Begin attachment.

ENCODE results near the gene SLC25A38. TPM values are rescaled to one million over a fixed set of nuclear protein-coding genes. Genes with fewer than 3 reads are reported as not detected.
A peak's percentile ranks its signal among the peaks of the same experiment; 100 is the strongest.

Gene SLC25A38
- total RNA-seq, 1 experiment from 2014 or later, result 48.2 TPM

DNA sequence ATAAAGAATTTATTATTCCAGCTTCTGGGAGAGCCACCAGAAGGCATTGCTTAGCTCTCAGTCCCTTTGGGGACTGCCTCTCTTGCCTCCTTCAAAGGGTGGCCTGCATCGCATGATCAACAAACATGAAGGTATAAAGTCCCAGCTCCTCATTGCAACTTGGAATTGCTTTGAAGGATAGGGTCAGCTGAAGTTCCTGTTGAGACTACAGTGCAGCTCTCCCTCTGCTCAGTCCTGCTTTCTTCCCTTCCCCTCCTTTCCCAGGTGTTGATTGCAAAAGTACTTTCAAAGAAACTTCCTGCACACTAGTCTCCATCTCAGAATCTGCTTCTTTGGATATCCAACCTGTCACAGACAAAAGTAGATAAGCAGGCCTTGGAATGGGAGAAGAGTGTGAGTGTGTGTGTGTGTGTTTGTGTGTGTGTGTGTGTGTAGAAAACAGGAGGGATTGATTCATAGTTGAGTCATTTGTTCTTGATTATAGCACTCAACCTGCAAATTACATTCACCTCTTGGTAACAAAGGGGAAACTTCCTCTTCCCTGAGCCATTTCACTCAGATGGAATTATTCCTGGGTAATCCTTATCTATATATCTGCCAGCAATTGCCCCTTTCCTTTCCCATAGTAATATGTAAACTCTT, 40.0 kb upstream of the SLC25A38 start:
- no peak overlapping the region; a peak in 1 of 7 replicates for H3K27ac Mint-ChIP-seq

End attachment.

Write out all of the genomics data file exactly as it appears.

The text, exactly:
ENCODE results near the gene SLC25A38. TPM values are rescaled to one million over a fixed set of nuclear protein-coding genes. Genes with fewer than 3 reads are reported as not detected.
A peak's percentile ranks its signal among the peaks of the same experiment; 100 is the strongest.

Gene SLC25A38
- total RNA-seq, 1 experiment from 2014 or later, result 48.2 TPM

DNA sequence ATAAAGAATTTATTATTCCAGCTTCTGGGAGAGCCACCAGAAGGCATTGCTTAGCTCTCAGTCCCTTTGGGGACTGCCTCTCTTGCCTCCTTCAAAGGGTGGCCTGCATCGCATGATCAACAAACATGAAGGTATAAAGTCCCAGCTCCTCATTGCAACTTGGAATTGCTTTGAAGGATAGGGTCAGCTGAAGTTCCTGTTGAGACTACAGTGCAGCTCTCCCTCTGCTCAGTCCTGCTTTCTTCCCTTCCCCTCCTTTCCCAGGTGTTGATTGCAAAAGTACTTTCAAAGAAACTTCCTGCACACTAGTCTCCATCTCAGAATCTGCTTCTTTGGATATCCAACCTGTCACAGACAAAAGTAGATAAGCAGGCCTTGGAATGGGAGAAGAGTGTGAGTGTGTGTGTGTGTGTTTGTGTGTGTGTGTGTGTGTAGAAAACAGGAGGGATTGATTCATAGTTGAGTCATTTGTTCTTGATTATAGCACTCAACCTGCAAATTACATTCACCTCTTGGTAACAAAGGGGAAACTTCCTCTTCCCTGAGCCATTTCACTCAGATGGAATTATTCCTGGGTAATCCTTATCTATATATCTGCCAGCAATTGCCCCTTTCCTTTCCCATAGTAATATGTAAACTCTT, 40.0 kb upstream of the SLC25A38 start:
- no peak overlapping the region; a peak in 1 of 7 replicates for H3K27ac Mint-ChIP-seq